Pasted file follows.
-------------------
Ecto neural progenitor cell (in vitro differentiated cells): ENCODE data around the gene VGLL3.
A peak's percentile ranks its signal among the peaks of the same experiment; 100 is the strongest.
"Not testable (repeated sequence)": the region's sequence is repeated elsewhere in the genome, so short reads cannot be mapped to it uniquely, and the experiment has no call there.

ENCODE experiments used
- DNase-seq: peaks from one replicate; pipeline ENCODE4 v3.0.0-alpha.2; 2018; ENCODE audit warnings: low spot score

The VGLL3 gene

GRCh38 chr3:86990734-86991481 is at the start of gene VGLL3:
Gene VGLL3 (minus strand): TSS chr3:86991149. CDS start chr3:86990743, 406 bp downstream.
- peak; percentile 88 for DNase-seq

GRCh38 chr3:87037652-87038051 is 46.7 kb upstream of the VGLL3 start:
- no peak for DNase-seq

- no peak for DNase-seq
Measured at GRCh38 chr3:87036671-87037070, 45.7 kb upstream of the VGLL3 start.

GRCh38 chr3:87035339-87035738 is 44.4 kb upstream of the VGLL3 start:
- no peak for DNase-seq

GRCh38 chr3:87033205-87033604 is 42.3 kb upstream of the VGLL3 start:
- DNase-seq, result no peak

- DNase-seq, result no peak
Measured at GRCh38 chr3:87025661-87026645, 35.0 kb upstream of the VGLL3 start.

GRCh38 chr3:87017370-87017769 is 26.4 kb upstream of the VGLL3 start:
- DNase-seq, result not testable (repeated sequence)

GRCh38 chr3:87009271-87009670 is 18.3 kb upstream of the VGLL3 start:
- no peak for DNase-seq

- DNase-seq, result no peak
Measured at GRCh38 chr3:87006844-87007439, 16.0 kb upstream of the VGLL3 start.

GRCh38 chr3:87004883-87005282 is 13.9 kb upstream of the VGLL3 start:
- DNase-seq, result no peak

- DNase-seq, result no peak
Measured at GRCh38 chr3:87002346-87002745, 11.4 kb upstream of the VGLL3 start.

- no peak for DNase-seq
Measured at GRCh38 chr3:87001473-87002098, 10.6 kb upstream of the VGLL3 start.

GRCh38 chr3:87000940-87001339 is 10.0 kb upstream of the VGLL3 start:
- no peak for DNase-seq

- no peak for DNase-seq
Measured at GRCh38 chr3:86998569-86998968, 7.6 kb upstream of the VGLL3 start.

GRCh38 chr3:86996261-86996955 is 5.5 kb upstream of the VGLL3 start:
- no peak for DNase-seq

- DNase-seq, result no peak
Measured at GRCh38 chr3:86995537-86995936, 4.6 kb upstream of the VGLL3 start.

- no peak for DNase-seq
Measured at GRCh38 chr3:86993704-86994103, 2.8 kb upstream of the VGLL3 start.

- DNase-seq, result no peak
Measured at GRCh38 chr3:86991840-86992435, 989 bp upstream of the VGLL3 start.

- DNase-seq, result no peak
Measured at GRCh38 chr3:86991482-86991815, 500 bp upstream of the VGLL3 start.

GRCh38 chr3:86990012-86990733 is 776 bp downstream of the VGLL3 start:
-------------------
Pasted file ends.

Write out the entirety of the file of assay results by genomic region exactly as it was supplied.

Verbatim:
Ecto neural progenitor cell (in vitro differentiated cells): ENCODE data around the gene VGLL3.
A peak's percentile ranks its signal among the peaks of the same experiment; 100 is the strongest.
"Not testable (repeated sequence)": the region's sequence is repeated elsewhere in the genome, so short reads cannot be mapped to it uniquely, and the experiment has no call there.

ENCODE experiments used
- DNase-seq: peaks from one replicate; pipeline ENCODE4 v3.0.0-alpha.2; 2018; ENCODE audit warnings: low spot score

The VGLL3 gene

GRCh38 chr3:86990734-86991481 is at the start of gene VGLL3:
Gene VGLL3 (minus strand): TSS chr3:86991149. CDS start chr3:86990743, 406 bp downstream.
- peak; percentile 88 for DNase-seq

GRCh38 chr3:87037652-87038051 is 46.7 kb upstream of the VGLL3 start:
- no peak for DNase-seq

- no peak for DNase-seq
Measured at GRCh38 chr3:87036671-87037070, 45.7 kb upstream of the VGLL3 start.

GRCh38 chr3:87035339-87035738 is 44.4 kb upstream of the VGLL3 start:
- no peak for DNase-seq

GRCh38 chr3:87033205-87033604 is 42.3 kb upstream of the VGLL3 start:
- DNase-seq, result no peak

- DNase-seq, result no peak
Measured at GRCh38 chr3:87025661-87026645, 35.0 kb upstream of the VGLL3 start.

GRCh38 chr3:87017370-87017769 is 26.4 kb upstream of the VGLL3 start:
- DNase-seq, result not testable (repeated sequence)

GRCh38 chr3:87009271-87009670 is 18.3 kb upstream of the VGLL3 start:
- no peak for DNase-seq

- DNase-seq, result no peak
Measured at GRCh38 chr3:87006844-87007439, 16.0 kb upstream of the VGLL3 start.

GRCh38 chr3:87004883-87005282 is 13.9 kb upstream of the VGLL3 start:
- DNase-seq, result no peak

- DNase-seq, result no peak
Measured at GRCh38 chr3:87002346-87002745, 11.4 kb upstream of the VGLL3 start.

- no peak for DNase-seq
Measured at GRCh38 chr3:87001473-87002098, 10.6 kb upstream of the VGLL3 start.

GRCh38 chr3:87000940-87001339 is 10.0 kb upstream of the VGLL3 start:
- no peak for DNase-seq

- no peak for DNase-seq
Measured at GRCh38 chr3:86998569-86998968, 7.6 kb upstream of the VGLL3 start.

GRCh38 chr3:86996261-86996955 is 5.5 kb upstream of the VGLL3 start:
- no peak for DNase-seq

- DNase-seq, result no peak
Measured at GRCh38 chr3:86995537-86995936, 4.6 kb upstream of the VGLL3 start.

- no peak for DNase-seq
Measured at GRCh38 chr3:86993704-86994103, 2.8 kb upstream of the VGLL3 start.

- DNase-seq, result no peak
Measured at GRCh38 chr3:86991840-86992435, 989 bp upstream of the VGLL3 start.

- DNase-seq, result no peak
Measured at GRCh38 chr3:86991482-86991815, 500 bp upstream of the VGLL3 start.

GRCh38 chr3:86990012-86990733 is 776 bp downstream of the VGLL3 start: